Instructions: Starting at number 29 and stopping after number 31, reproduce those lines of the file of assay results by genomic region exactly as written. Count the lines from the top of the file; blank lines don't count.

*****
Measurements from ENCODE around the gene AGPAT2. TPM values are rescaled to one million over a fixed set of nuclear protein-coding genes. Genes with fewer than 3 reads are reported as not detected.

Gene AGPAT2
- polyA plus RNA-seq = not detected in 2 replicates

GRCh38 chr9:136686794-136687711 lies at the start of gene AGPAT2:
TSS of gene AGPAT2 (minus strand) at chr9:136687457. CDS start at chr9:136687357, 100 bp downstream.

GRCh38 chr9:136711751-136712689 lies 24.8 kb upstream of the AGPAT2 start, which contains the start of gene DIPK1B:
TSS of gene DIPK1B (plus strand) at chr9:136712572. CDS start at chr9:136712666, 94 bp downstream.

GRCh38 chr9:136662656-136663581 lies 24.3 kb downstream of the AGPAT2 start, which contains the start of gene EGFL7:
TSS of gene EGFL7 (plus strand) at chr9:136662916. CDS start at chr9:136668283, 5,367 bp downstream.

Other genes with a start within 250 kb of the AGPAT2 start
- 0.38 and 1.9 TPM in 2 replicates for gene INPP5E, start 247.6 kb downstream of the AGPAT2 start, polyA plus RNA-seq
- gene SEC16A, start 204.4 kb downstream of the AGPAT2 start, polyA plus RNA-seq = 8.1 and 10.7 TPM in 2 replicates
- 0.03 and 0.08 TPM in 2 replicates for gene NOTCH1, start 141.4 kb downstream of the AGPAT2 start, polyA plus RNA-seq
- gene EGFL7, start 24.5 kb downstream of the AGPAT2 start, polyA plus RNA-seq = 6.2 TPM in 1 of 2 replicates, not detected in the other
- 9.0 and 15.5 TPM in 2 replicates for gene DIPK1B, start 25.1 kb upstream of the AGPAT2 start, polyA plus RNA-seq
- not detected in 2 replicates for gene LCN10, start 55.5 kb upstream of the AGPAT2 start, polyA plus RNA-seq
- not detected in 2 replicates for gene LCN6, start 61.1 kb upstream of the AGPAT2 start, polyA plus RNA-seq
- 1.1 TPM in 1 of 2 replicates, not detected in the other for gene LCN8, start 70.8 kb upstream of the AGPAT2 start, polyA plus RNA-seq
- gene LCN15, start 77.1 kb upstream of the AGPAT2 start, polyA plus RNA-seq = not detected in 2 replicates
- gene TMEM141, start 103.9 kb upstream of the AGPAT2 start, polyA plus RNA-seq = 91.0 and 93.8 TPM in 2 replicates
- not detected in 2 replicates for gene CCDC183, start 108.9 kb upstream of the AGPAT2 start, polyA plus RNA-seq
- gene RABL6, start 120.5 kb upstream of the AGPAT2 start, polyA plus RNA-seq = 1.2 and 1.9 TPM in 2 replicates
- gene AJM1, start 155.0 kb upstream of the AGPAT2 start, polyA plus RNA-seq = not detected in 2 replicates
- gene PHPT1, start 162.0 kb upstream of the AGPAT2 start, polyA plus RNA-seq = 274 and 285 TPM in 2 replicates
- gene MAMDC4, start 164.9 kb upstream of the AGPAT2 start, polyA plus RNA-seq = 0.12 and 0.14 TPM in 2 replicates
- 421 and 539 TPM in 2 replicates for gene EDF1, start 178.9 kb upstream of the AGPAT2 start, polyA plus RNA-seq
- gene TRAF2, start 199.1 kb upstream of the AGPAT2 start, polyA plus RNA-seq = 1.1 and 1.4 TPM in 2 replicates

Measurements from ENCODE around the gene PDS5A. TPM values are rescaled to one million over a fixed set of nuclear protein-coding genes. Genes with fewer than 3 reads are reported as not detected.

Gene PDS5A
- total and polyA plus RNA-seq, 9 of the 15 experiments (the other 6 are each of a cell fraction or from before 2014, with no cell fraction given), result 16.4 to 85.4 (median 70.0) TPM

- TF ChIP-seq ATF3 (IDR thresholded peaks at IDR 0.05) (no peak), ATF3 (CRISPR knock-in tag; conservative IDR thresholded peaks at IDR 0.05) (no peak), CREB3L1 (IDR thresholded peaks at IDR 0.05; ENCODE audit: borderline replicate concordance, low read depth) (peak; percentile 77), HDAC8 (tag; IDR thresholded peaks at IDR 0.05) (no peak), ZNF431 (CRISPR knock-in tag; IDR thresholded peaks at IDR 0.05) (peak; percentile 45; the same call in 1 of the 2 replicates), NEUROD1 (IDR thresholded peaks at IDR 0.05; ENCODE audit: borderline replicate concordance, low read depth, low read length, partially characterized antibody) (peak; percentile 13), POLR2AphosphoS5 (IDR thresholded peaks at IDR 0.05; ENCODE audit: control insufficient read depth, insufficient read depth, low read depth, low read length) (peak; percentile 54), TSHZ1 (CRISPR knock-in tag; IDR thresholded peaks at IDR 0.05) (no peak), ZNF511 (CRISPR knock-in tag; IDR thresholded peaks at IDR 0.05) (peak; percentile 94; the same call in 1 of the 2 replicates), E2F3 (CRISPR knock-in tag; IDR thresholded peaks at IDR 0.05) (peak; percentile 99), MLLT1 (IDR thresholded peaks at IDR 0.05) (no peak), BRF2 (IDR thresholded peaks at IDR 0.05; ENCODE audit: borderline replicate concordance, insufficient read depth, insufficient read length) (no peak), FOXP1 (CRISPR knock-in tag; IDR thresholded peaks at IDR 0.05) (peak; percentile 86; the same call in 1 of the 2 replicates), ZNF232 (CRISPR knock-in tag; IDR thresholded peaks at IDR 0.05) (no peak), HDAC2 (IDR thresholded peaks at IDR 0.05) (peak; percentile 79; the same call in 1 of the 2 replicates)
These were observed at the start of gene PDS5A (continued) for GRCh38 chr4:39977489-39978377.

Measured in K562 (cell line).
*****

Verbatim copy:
Gene PDS5A
- total and polyA plus RNA-seq, 9 of the 15 experiments (the other 6 are each of a cell fraction or from before 2014, with no cell fraction given), result 16.4 to 85.4 (median 70.0) TPM

- TF ChIP-seq ATF3 (IDR thresholded peaks at IDR 0.05) (no peak), ATF3 (CRISPR knock-in tag; conservative IDR thresholded peaks at IDR 0.05) (no peak), CREB3L1 (IDR thresholded peaks at IDR 0.05; ENCODE audit: borderline replicate concordance, low read depth) (peak; percentile 77), HDAC8 (tag; IDR thresholded peaks at IDR 0.05) (no peak), ZNF431 (CRISPR knock-in tag; IDR thresholded peaks at IDR 0.05) (peak; percentile 45; the same call in 1 of the 2 replicates), NEUROD1 (IDR thresholded peaks at IDR 0.05; ENCODE audit: borderline replicate concordance, low read depth, low read length, partially characterized antibody) (peak; percentile 13), POLR2AphosphoS5 (IDR thresholded peaks at IDR 0.05; ENCODE audit: control insufficient read depth, insufficient read depth, low read depth, low read length) (peak; percentile 54), TSHZ1 (CRISPR knock-in tag; IDR thresholded peaks at IDR 0.05) (no peak), ZNF511 (CRISPR knock-in tag; IDR thresholded peaks at IDR 0.05) (peak; percentile 94; the same call in 1 of the 2 replicates), E2F3 (CRISPR knock-in tag; IDR thresholded peaks at IDR 0.05) (peak; percentile 99), MLLT1 (IDR thresholded peaks at IDR 0.05) (no peak), BRF2 (IDR thresholded peaks at IDR 0.05; ENCODE audit: borderline replicate concordance, insufficient read depth, insufficient read length) (no peak), FOXP1 (CRISPR knock-in tag; IDR thresholded peaks at IDR 0.05) (peak; percentile 86; the same call in 1 of the 2 replicates), ZNF232 (CRISPR knock-in tag; IDR thresholded peaks at IDR 0.05) (no peak), HDAC2 (IDR thresholded peaks at IDR 0.05) (peak; percentile 79; the same call in 1 of the 2 replicates)